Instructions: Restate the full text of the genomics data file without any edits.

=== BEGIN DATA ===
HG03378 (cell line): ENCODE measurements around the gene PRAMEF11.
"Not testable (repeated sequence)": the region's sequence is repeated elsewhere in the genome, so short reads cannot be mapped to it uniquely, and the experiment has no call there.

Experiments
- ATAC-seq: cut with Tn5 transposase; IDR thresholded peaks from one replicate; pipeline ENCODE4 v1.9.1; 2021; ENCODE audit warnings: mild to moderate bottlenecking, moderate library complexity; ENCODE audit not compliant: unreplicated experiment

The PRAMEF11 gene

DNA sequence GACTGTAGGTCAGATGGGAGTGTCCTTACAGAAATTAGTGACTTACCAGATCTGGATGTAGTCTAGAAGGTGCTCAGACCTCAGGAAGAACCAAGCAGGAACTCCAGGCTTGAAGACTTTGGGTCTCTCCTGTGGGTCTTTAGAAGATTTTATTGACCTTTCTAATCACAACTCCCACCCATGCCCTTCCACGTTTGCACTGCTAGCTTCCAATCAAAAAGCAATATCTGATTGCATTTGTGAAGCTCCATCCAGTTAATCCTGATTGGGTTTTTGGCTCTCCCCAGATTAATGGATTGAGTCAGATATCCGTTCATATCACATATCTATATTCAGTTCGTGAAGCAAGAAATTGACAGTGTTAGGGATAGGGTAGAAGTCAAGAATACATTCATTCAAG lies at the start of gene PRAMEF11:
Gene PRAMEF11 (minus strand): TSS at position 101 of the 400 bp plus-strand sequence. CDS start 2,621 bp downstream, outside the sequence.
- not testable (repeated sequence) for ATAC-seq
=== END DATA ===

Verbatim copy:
HG03378 (cell line): ENCODE measurements around the gene PRAMEF11.
"Not testable (repeated sequence)": the region's sequence is repeated elsewhere in the genome, so short reads cannot be mapped to it uniquely, and the experiment has no call there.

Experiments
- ATAC-seq: cut with Tn5 transposase; IDR thresholded peaks from one replicate; pipeline ENCODE4 v1.9.1; 2021; ENCODE audit warnings: mild to moderate bottlenecking, moderate library complexity; ENCODE audit not compliant: unreplicated experiment

The PRAMEF11 gene

DNA sequence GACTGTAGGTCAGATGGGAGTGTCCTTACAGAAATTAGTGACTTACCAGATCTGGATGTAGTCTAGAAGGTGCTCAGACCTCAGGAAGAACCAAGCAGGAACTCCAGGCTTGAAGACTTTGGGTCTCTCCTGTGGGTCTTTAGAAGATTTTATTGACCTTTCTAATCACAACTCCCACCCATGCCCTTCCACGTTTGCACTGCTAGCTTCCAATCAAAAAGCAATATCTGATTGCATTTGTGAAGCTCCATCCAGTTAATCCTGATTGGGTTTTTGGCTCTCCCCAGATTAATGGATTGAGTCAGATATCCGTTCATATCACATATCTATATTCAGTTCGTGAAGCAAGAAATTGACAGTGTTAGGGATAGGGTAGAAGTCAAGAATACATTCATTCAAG lies at the start of gene PRAMEF11:
Gene PRAMEF11 (minus strand): TSS at position 101 of the 400 bp plus-strand sequence. CDS start 2,621 bp downstream, outside the sequence.
- not testable (repeated sequence) for ATAC-seq